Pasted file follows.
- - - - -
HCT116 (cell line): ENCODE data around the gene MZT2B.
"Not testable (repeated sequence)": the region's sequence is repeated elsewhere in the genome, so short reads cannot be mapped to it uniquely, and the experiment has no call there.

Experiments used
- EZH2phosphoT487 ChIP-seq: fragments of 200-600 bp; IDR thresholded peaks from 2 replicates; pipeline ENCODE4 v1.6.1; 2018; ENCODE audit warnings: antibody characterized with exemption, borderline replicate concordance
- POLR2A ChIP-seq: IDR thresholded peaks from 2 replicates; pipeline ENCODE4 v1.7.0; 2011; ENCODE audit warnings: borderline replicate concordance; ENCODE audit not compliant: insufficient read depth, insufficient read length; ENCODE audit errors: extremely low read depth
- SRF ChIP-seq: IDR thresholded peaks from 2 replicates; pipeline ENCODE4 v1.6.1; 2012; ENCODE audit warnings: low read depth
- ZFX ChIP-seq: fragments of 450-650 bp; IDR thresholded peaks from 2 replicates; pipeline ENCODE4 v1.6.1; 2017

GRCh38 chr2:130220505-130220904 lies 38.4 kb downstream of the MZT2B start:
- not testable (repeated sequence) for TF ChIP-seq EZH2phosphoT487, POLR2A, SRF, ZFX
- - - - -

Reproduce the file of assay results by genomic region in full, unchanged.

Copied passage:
HCT116 (cell line): ENCODE data around the gene MZT2B.
"Not testable (repeated sequence)": the region's sequence is repeated elsewhere in the genome, so short reads cannot be mapped to it uniquely, and the experiment has no call there.

Experiments used
- EZH2phosphoT487 ChIP-seq: fragments of 200-600 bp; IDR thresholded peaks from 2 replicates; pipeline ENCODE4 v1.6.1; 2018; ENCODE audit warnings: antibody characterized with exemption, borderline replicate concordance
- POLR2A ChIP-seq: IDR thresholded peaks from 2 replicates; pipeline ENCODE4 v1.7.0; 2011; ENCODE audit warnings: borderline replicate concordance; ENCODE audit not compliant: insufficient read depth, insufficient read length; ENCODE audit errors: extremely low read depth
- SRF ChIP-seq: IDR thresholded peaks from 2 replicates; pipeline ENCODE4 v1.6.1; 2012; ENCODE audit warnings: low read depth
- ZFX ChIP-seq: fragments of 450-650 bp; IDR thresholded peaks from 2 replicates; pipeline ENCODE4 v1.6.1; 2017

GRCh38 chr2:130220505-130220904 lies 38.4 kb downstream of the MZT2B start:
- not testable (repeated sequence) for TF ChIP-seq EZH2phosphoT487, POLR2A, SRF, ZFX